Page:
The bitter taste that Jarrett Guarantano had in his mouth as he walked off the field at Commodores Stadium on a cold, chilly night in November was never going to be normal.
For the then-redshirt sophomore quarterback and Tennessee fans alike, the feeling was nothing short of misery.
Falling to their in-state rival for the third consecutive year, the Vols’ bowl game eligibility vanquished into thin air as they trudged back to the locker room with their heads down. Vanderbilt fans taunted them as their coaches and players celebrated on the far sideline.
Nearly a year later, Guarantano is using that memory as added fuel as he enters his third season under center.
“I think that was part of the maturation process, just saying that there are things I want to get better at,” Guarantano said. “And (figuring out) how do I do so, how do I become more cerebral?”
Just how does he plan to do that? Guarantano has been watching other quarterbacks — and not just the icons he looks up to in the NFL.
“I looked at Deshaun Watson, I looked at Aaron Rodgers and Drew Brees,” Guarantano said. “I looked at Tua (Tagavailoa), I looked at (Jake) Fromm and Trevor (Lawrence) a little bit.”
With each quarterback came a different style of play, and Guarantano is attempting to integrate as much from each one into his game as possible.
“I studied a lot of guys. ... They’re all different types of players, so I mixed it up a little.”
The film room hasn’t been the only space Guarantano has locked himself in this summer either.
The Lodi, New Jersey native adopted quite the workout philosophy during the offseason. While most college students were flocking towards sunny beaches, renting lake houses or taking trips to Cancun, Guarantano was in the gym.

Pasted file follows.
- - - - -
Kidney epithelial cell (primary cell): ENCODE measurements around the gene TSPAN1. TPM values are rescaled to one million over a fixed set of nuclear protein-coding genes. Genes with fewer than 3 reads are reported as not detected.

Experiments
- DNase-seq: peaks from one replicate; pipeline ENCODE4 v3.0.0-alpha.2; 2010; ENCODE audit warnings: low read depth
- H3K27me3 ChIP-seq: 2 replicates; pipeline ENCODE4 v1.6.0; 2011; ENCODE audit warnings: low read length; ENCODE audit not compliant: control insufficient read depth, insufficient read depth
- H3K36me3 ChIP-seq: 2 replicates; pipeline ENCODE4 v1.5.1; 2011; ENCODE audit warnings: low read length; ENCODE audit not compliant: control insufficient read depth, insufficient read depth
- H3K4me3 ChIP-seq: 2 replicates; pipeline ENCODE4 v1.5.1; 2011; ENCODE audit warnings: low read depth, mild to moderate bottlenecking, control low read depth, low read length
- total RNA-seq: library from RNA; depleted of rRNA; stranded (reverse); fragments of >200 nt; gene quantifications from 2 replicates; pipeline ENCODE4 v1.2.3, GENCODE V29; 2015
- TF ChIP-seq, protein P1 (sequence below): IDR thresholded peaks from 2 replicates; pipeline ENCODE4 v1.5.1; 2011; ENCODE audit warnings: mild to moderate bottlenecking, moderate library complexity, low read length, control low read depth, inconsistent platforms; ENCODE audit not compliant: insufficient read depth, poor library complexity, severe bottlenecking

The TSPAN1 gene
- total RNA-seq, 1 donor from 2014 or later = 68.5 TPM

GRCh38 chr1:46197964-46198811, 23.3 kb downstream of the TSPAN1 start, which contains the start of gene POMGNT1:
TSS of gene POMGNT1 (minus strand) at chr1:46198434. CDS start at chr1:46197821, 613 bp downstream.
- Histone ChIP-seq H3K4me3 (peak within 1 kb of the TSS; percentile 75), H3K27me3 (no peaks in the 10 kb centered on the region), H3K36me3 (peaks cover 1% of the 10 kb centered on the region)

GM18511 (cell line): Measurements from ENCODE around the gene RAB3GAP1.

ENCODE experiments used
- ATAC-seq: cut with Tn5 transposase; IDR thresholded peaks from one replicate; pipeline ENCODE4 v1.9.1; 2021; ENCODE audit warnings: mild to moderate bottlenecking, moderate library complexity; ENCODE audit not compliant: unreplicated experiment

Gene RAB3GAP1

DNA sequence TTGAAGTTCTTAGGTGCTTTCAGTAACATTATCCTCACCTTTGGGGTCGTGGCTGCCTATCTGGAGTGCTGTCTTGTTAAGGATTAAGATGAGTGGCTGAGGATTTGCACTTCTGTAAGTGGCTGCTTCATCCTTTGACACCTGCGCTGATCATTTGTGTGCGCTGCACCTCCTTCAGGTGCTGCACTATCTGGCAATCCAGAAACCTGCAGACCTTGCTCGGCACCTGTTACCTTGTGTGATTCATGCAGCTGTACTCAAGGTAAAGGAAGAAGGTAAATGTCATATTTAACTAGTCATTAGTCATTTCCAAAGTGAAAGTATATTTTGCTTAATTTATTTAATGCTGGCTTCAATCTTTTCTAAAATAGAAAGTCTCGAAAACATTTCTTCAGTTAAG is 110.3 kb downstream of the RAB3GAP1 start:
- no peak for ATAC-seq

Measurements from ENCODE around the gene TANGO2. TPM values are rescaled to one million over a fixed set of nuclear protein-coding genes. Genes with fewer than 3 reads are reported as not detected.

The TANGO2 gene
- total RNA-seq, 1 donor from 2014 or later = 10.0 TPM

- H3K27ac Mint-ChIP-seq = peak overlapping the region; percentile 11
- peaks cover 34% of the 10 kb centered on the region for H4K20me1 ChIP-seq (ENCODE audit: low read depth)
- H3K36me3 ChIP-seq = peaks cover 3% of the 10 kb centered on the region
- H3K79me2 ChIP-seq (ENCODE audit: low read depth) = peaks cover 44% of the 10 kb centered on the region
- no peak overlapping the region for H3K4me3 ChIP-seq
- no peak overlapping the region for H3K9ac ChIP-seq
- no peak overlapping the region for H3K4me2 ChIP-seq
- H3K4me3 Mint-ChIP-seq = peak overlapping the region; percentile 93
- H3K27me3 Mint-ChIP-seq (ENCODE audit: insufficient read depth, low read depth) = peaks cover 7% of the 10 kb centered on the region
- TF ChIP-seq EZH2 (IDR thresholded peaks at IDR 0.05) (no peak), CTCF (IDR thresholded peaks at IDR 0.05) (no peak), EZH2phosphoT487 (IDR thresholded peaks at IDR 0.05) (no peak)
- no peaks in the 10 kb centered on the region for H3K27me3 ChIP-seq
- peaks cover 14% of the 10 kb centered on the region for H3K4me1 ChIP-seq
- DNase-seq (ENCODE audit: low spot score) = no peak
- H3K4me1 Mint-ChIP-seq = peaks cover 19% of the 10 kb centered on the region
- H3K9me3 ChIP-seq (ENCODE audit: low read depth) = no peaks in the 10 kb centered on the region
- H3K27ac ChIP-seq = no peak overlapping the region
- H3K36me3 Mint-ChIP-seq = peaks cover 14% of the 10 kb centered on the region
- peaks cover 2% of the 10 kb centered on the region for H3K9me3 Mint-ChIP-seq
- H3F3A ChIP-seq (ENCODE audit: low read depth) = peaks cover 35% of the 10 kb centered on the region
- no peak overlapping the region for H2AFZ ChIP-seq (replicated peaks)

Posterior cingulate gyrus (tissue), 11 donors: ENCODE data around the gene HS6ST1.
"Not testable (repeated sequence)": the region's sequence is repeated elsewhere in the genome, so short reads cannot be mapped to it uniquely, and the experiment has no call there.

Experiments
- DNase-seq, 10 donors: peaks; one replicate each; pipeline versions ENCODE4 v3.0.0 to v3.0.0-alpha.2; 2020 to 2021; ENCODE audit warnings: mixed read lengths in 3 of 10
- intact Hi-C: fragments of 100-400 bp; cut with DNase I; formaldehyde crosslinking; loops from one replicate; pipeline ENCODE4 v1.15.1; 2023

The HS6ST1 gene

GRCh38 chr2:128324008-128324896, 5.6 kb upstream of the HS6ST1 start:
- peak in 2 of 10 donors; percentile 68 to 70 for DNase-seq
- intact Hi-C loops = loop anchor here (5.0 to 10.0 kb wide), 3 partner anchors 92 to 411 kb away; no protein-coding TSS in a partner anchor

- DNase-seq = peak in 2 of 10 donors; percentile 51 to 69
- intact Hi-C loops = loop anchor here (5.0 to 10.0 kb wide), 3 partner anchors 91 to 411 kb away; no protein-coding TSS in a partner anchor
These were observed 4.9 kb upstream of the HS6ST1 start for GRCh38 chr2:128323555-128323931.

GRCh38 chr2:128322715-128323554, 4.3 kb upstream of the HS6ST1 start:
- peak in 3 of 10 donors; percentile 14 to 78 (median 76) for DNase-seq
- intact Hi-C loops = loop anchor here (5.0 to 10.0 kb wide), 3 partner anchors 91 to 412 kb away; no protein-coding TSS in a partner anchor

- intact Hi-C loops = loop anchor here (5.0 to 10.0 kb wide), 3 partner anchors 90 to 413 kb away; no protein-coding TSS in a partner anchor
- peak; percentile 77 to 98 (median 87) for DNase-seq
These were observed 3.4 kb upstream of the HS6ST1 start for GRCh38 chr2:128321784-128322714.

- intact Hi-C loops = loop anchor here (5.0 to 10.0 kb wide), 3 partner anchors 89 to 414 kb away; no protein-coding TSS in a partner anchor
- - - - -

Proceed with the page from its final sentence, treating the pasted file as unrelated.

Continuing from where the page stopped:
Whether he was pounding weights inside the Anderson Training Center or going for a swift run, the redshirt junior’s mindset has not wavered since that fateful night in Nashville. That dedication has also carried over to his diet, which has helped him pack on additional muscle.
His head coach has taken notice too, and not just in regards to Guarantano’s improved physique.
“The one thing about the quarterback position is Jarrett has the ability to make the guys around him better,” Jeremy Pruitt said. “He has had a really good camp, and he has to continue to improve every single day.”
Guarantano’s go-to pregame meal? The simple, sugar-free carbohydrates found in a bowl of freshly-made pasta courtesy of his roots.
“I’m an Italian boy, so I usually go with pasta,” Guarantano said at SEC Media Days in Hoover. “That helps me enough to get through the game.”
As Guarantano attempts to master his second offensive system in as many seasons, offensive coordinator Jim Chaney is hard-at-work putting together a playbook that will not only allow him to be successful, but allow the offensive line to protect him as well.
He’s also cognizant of building a strong relationship with his quarterbacks, something Chaney was very successful with at Georgia with the likes of Jake Fromm, who was one of the conference’s most productive signal callers last season.
When it pertains to Guarantano, it’s his willingness to continuously learn that has stood out to Chaney the most.
“He’s a very good student of football. He has a good attitude, and he has a good feel for the game,” Chaney said. “I like Jarrett. We’ve developed a good relationship thus far.”
Offensively, the Vols certainly weren’t one of the prettier teams in the country in 2018. They averaged just 23 points per game and produced an average of 326 yards in 12 games.
Boasting a revamped playbook and an offensive line that has added size and strength, Guarantano is in position to have the most prolific season of his career, and he credits that to Chaney’s new-look philosophies.
“We’ve changed the whole offense, and it’s really quarterback-driven — a lot of protection stuff and defensive looks,” Guarantano said. “I’m very happy that he’s the coach, and he’s really helped my game out a lot.”